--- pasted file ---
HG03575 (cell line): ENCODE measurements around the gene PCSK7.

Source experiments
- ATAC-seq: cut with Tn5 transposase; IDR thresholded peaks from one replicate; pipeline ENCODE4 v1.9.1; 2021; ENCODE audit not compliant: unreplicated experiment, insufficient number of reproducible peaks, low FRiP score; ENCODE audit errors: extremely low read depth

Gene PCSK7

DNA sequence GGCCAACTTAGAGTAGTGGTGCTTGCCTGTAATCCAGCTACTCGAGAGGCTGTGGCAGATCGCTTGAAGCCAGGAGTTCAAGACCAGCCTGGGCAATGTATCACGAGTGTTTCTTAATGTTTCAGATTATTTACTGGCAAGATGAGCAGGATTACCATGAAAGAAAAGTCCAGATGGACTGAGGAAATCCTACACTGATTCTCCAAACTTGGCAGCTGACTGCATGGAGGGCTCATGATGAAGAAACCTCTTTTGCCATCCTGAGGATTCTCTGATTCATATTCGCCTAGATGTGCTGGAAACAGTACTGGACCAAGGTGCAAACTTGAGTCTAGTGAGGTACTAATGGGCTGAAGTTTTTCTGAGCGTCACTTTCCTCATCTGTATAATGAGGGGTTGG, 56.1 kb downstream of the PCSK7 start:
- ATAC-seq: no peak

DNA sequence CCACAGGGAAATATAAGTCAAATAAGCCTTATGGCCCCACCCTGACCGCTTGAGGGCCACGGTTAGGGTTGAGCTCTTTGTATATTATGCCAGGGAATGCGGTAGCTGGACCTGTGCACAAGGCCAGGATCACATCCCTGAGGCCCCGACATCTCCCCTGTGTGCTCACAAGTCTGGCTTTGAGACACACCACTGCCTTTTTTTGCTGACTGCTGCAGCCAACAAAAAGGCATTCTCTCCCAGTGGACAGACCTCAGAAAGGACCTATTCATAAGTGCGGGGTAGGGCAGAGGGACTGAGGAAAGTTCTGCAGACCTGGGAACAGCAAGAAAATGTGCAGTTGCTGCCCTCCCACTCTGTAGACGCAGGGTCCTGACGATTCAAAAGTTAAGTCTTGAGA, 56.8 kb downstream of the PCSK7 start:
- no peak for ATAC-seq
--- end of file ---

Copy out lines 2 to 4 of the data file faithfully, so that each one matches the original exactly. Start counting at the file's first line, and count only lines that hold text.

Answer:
Source experiments
- ATAC-seq: cut with Tn5 transposase; IDR thresholded peaks from one replicate; pipeline ENCODE4 v1.9.1; 2021; ENCODE audit not compliant: unreplicated experiment, insufficient number of reproducible peaks, low FRiP score; ENCODE audit errors: extremely low read depth

Gene PCSK7